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Inspect on the big day

I don’t judge the success of a transaction by the condition of the home on the closing date. If I did, many would fail.

I don’t judge the success of a transaction by the condition of the home on the closing date. If I did, many would fail.

Clients regularly discover problems during their final viewing of a property, also known as the “Pre-closing Inspection.”

This is the last opportunity to make an objection prior to paying for a property and taking possession. Objections would arise if the property is not in the proper condition or if the sellers have not fulfilled their obligations in accordance with the agreement of purchase and sale.

The most common issue is the property is not left clean and vacant. Sellers have also been known to remove items from a house that should remain, such as fixtures or appliances that were accounted for in the purchase contract. Physical damage may also be discovered. Flooded basements, broken windows, and the destruction of a front lawn are some of the nightmares that have been suffered on the eve of the transaction.

Considering the potential for problems, it is recommended the final inspection is conducted on the closing date.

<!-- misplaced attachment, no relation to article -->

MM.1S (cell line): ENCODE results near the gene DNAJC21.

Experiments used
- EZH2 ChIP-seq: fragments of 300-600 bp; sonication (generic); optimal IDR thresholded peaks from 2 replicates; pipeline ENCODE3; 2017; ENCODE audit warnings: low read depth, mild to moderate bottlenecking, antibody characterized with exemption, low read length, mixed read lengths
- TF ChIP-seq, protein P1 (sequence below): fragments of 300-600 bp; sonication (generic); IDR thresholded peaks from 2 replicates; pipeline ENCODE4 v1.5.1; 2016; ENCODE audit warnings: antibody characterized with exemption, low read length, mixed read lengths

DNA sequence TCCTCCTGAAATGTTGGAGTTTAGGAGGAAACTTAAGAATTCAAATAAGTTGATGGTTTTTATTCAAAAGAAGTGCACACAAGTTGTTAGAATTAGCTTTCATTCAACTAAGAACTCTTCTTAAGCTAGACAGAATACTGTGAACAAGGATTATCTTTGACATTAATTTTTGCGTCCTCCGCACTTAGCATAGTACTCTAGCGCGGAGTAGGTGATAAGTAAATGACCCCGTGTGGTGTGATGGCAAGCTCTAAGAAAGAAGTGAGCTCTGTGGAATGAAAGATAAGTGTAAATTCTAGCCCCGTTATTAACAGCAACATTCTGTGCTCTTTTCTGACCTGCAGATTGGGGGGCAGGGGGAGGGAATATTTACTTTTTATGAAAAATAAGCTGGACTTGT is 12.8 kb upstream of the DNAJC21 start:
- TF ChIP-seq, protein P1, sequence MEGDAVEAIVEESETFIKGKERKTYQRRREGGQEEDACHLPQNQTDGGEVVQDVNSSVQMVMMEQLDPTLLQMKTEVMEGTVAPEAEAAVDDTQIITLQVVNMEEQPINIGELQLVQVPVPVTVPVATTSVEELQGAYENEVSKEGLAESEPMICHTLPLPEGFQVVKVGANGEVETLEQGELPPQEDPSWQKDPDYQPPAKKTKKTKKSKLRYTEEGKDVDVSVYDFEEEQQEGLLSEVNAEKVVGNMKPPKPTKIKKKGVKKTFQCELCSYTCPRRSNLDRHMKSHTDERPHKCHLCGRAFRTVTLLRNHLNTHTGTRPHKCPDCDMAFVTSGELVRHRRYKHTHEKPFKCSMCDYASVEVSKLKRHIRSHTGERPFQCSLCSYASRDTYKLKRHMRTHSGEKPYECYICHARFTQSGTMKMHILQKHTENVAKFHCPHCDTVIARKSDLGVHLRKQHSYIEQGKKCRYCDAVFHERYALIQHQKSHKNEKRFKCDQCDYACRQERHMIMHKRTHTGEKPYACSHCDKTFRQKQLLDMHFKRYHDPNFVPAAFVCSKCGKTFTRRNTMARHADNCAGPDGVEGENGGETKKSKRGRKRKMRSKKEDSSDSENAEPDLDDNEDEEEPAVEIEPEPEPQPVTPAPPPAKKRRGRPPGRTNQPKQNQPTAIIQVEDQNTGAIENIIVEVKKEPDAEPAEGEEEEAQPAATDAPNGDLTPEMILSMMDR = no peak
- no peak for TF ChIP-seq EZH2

While your home inspector is not involved with the pre-closing inspection, it is advisable to repeat the inspector’s actions where practical. For example, run the water, flush the toilets, ensure that windows and doors are operational, and test the lights and applicances.

Hitting a hurdle late in the transaction can be frustrating, but it certainly is manageable. Any issues discovered during the pre-closing inspection can be resolved by negotiating a holdback or a credit in favour of the buyer.

– Elias Metlej is a real estate lawyer with the Halifax firm Blois Nickerson & Bryson. You can write to Elias at askelias@yahoo.com

 
 
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